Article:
Neal Damiano reveals the best Keanu Reeves films in this top 10 featuring an eclectic mix of action-adventure, character-driven drama and sadistic horror…
10. Speed (de Bont, 1994)
Speed is an enjoyable thrill ride that made the most of its straightforward plot with high-octane set pieces and a great supporting performance from Sandra Bullock. Reeves himself was fine, but he was also at his most traditionally single-minded and heroic here. Speed isn’t the best Keanu Reeves film because it lacks a bit of originality following the same formulaic hero-saves-the-girl format but the actor comes off as a genuine saviour and a badass at times which makes for an appealing combination of hero and heroine.
9. Knock Knock (Roth, 2015)
Eli Roth directed a truly frightening thriller and to be honest I didn’t think Reeves could pull off traditional horror, but he is pretty convincing as a adulterous husband. Definitely one of the best Keanu Reeves films, Knock Knock is completely over the top insane. The two women dominate the scree, raging vengeance on cheating men. At times Reeves comes off weak and unforgiving but he handles his business.
8. The Replacements (Deutch, 2000)
The Replacements is such an amusing light-hearted, sarcastic film. Reeves starring as a second string quarterback hired to play for a losing football team The Washington Sentinels. A formulaic but funny film due to Reeves’ character who is flooded with contrived moral conviction but doesn’t want to let people down. Not a great film by any stretch but Reeves carries it with his enthusiastic charm and wit.
7. Parenthood (Howard, 1989)
Parenthood is a silly story but still one of the best Keanu Reeves films. It deserves a mention even if he is by no means the star of the film. It’s hard to outshine Steve Martin, who plays Gil, a hard-working guy just trying to take care of a very big family. Reeves plays Tod, the tearaway boyfriend of Gil’s sister’s daughter, who manages to find his place within the increasingly chaotic Buckman family household. Reeves is delightfully quirky here as a laid back slacker kind of reminiscent of another character he once played.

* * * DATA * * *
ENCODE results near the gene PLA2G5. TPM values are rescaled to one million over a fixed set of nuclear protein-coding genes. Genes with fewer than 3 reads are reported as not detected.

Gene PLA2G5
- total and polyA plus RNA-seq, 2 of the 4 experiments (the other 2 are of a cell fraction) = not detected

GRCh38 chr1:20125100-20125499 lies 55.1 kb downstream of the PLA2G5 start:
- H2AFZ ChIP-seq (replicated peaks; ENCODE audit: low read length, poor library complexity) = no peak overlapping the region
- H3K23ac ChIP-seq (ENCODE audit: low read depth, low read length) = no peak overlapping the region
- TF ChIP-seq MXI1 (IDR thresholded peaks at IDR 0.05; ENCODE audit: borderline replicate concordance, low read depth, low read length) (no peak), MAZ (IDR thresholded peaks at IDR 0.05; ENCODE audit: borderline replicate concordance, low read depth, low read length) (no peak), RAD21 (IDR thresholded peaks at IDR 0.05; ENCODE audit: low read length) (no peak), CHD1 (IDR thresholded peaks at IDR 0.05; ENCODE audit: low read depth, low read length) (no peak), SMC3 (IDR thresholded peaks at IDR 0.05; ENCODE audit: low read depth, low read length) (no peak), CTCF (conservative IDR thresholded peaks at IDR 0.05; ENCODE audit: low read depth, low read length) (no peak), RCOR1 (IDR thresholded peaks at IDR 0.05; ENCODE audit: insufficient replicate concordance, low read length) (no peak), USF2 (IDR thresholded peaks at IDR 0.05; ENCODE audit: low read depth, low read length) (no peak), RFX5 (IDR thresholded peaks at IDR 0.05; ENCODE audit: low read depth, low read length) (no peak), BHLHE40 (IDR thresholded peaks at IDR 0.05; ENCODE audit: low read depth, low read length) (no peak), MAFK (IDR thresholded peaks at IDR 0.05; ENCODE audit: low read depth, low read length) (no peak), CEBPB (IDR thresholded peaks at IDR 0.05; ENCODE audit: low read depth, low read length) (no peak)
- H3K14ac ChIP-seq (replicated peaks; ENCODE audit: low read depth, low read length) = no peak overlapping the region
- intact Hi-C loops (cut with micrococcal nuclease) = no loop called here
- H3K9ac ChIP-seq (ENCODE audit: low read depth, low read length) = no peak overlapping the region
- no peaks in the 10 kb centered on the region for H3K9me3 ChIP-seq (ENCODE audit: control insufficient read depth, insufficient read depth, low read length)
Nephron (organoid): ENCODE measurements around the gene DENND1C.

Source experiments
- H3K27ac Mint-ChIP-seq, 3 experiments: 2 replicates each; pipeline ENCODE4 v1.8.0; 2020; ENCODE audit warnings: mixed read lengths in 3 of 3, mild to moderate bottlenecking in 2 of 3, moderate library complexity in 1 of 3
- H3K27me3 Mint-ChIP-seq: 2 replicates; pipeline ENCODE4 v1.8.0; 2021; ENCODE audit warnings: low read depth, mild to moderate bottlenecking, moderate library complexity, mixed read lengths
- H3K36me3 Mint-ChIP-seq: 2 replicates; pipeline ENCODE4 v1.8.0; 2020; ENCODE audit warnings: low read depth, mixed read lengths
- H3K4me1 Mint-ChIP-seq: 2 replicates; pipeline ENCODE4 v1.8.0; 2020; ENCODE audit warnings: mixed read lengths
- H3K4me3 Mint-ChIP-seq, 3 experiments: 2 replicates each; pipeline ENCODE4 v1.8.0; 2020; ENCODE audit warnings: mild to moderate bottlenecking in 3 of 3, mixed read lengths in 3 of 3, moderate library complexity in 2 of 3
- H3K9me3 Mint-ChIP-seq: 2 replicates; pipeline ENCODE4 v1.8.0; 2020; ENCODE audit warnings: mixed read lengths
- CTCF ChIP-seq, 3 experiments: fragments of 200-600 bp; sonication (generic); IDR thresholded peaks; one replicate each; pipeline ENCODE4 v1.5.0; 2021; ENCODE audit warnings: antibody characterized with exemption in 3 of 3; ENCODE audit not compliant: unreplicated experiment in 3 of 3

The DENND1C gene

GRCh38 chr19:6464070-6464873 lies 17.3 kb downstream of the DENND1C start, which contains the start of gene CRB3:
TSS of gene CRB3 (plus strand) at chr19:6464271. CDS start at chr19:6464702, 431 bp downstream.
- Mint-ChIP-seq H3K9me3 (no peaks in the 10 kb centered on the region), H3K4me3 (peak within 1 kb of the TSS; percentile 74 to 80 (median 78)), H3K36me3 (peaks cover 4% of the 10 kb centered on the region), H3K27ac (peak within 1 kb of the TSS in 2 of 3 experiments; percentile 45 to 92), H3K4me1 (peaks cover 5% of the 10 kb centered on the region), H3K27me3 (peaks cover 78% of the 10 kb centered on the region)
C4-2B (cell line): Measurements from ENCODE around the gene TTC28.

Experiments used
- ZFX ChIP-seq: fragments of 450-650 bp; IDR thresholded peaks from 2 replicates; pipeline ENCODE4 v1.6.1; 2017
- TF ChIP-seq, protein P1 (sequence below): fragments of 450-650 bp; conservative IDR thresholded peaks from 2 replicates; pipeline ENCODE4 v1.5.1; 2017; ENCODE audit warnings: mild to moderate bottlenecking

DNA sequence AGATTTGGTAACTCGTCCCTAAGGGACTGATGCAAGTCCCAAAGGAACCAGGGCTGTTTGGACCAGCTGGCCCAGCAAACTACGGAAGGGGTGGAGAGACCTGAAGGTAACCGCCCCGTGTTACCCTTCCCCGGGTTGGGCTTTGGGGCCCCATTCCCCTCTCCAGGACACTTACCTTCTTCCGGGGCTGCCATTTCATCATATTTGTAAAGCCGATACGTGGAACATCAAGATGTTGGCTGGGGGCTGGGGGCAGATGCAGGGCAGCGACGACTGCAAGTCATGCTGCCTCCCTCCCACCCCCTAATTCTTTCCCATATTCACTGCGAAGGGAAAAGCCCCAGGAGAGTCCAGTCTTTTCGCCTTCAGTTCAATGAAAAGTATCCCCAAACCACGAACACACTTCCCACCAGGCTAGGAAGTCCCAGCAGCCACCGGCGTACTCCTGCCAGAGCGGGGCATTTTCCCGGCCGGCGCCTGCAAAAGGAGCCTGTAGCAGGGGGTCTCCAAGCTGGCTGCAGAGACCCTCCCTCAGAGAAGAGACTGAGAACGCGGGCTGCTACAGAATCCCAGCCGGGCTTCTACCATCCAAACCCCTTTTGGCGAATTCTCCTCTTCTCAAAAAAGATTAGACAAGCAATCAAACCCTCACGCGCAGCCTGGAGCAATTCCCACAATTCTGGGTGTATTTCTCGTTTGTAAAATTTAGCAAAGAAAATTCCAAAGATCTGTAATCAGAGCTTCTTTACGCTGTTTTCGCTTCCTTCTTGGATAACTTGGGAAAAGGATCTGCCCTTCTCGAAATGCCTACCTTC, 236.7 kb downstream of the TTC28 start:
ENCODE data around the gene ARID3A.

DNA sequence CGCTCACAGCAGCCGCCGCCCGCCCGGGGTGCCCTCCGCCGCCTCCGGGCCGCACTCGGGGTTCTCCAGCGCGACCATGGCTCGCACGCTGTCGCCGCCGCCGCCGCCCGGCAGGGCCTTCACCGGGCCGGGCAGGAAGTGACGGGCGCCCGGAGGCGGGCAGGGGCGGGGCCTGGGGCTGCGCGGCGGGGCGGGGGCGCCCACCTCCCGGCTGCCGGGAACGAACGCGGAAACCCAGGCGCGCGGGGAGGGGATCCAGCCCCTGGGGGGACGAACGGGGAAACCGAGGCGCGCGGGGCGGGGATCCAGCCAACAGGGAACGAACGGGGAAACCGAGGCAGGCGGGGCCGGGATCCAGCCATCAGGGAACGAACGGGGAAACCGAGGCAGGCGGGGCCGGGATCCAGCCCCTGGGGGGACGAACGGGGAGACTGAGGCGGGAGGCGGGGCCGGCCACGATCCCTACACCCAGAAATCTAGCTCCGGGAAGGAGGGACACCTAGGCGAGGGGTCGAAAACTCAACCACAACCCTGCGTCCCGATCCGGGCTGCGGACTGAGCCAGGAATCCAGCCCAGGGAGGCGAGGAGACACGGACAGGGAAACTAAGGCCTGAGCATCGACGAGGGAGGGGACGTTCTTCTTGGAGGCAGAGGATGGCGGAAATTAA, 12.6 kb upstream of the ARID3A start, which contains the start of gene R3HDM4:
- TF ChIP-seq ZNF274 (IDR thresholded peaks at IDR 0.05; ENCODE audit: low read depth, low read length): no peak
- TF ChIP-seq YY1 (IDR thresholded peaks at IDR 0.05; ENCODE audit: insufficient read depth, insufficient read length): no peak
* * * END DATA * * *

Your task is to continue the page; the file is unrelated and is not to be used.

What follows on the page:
6. The Matrix (Wachowski Brothers, 1999)
The Matrix is a fascinating film posing all sorts of questions and philosophies on life. Is it real or imagined? It questioned people’s thoughts on reality and perception. Reeves himself is perfectly cast as the slightly spacey, emotionally detached loner who morphs into a trenchcoat-wearing badass. The actor is very dynamic in this role and proves he can handle action roles with ease. The film looks amazing thanks to its inventive, 360-degree camera work and sharp action sequences.
5. Point Break (Bigelow, 1991)
Point Break got shunned by critics and I don’t know why. It’s an interesting story and delivers a non-stop adrenaline rush, but it also displays some very good acting. Reeves stars as college football quarterback-turned-FBI agent Johnny Utah. We suppose the film was instantly greenlit once that was pitched. But it gets even better. Utah is assigned to infiltrate a band of surfers led by Bodhi (Patrick Swayze) who is believed to be tied to a string of bank robberies. Reeves found himself torn between his duty and his newfound friendship to the free-spirited Bodhi. The story is essentially about loyalty. Reeves although at times is over acting it somehow fits with the story. He remains convincing but the love story is cheesy. Bodhi, the soul surfer, does teach the wide-eyed cop a lesson in the end.